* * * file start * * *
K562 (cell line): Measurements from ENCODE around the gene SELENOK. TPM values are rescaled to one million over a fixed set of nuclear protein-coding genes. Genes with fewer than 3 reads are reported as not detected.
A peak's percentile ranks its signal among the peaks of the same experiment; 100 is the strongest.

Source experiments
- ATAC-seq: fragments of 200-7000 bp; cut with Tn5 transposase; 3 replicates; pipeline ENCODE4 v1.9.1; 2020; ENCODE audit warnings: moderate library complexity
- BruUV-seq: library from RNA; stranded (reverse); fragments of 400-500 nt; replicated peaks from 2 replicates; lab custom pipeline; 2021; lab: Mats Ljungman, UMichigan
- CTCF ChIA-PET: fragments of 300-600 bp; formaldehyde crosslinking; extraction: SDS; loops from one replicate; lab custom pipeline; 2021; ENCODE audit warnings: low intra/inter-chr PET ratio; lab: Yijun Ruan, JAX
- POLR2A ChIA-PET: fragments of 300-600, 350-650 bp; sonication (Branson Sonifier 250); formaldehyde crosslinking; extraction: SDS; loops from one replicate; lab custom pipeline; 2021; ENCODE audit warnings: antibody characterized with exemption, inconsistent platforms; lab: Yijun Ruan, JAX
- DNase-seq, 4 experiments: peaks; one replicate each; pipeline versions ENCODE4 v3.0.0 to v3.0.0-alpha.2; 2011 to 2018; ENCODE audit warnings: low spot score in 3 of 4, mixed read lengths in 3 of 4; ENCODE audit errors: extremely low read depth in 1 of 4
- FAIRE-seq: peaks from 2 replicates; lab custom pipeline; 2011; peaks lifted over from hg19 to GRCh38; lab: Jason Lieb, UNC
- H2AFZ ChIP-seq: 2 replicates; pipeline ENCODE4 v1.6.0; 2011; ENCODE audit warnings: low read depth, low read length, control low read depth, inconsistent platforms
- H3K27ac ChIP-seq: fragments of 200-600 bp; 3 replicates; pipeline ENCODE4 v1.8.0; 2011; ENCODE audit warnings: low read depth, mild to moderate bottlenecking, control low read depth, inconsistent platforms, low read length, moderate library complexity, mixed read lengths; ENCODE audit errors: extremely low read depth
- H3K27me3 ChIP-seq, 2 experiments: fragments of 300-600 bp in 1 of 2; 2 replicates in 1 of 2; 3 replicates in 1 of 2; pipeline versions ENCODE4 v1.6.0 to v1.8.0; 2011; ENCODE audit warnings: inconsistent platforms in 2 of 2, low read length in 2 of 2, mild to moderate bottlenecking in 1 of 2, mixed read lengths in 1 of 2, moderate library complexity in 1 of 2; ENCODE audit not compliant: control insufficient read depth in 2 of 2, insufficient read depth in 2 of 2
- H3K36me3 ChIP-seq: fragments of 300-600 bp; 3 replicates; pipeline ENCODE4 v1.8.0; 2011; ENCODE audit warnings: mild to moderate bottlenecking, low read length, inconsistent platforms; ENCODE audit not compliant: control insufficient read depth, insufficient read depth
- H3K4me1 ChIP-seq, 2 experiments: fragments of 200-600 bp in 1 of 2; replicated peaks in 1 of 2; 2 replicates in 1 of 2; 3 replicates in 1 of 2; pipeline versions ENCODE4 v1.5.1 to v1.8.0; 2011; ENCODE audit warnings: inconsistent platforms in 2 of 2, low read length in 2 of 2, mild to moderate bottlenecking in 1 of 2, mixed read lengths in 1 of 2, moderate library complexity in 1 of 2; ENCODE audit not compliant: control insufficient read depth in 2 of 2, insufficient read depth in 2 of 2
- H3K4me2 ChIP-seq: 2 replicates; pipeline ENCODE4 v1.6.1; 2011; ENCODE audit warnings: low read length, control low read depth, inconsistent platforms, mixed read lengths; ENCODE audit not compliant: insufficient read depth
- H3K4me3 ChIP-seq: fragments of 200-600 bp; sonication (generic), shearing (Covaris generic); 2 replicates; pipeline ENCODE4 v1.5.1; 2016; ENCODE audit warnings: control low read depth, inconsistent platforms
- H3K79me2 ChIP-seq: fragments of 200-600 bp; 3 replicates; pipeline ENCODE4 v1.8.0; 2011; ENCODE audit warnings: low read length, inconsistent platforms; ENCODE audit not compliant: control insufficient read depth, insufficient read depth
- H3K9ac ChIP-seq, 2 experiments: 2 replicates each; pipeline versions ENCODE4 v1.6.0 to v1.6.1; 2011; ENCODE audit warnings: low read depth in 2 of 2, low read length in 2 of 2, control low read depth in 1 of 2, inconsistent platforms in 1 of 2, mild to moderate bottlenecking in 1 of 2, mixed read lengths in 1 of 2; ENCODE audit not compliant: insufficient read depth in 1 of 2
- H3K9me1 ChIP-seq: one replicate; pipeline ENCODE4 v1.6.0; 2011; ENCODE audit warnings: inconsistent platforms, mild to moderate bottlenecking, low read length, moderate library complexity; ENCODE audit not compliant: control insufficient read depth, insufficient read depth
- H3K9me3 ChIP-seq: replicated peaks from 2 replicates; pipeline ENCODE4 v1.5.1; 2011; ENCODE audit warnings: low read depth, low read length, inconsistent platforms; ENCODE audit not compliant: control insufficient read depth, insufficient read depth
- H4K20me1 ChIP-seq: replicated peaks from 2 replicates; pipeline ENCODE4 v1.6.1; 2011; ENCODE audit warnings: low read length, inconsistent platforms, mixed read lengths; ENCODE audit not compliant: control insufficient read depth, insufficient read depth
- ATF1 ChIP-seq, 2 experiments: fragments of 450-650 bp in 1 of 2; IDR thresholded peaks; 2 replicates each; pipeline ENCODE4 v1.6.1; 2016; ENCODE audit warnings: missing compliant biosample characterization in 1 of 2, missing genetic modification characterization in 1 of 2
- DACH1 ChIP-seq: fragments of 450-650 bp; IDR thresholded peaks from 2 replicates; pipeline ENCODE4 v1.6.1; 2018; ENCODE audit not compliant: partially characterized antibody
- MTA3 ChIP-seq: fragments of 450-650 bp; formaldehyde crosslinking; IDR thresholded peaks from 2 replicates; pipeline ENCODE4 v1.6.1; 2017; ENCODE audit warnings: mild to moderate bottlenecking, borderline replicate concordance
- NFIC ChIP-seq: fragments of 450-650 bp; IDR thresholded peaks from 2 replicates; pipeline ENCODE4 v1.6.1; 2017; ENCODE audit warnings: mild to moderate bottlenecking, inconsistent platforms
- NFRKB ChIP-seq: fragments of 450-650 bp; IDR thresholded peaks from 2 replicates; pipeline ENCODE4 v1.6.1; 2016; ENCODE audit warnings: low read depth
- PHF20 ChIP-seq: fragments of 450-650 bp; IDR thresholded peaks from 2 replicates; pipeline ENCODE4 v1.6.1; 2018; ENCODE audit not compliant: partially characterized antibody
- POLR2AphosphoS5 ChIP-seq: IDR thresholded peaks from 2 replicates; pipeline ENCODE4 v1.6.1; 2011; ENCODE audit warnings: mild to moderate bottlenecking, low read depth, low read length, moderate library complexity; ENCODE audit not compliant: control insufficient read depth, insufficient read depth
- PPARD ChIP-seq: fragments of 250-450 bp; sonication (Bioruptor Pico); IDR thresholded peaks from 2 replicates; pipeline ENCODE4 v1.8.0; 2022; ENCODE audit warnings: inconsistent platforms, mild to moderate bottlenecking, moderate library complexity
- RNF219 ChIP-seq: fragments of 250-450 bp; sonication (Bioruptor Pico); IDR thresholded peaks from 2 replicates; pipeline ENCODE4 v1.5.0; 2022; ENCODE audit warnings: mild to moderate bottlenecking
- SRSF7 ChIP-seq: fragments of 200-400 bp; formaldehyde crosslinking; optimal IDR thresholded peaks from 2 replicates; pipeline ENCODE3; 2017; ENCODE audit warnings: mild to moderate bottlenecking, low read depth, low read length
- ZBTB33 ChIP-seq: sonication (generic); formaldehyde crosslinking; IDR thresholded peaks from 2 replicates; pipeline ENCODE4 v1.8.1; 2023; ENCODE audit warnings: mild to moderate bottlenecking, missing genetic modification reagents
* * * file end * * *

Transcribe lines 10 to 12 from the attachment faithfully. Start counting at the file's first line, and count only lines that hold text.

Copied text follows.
- H2AFZ ChIP-seq: 2 replicates; pipeline ENCODE4 v1.6.0; 2011; ENCODE audit warnings: low read depth, low read length, control low read depth, inconsistent platforms
- H3K27ac ChIP-seq: fragments of 200-600 bp; 3 replicates; pipeline ENCODE4 v1.8.0; 2011; ENCODE audit warnings: low read depth, mild to moderate bottlenecking, control low read depth, inconsistent platforms, low read length, moderate library complexity, mixed read lengths; ENCODE audit errors: extremely low read depth
- H3K27me3 ChIP-seq, 2 experiments: fragments of 300-600 bp in 1 of 2; 2 replicates in 1 of 2; 3 replicates in 1 of 2; pipeline versions ENCODE4 v1.6.0 to v1.8.0; 2011; ENCODE audit warnings: inconsistent platforms in 2 of 2, low read length in 2 of 2, mild to moderate bottlenecking in 1 of 2, mixed read lengths in 1 of 2, moderate library complexity in 1 of 2; ENCODE audit not compliant: control insufficient read depth in 2 of 2, insufficient read depth in 2 of 2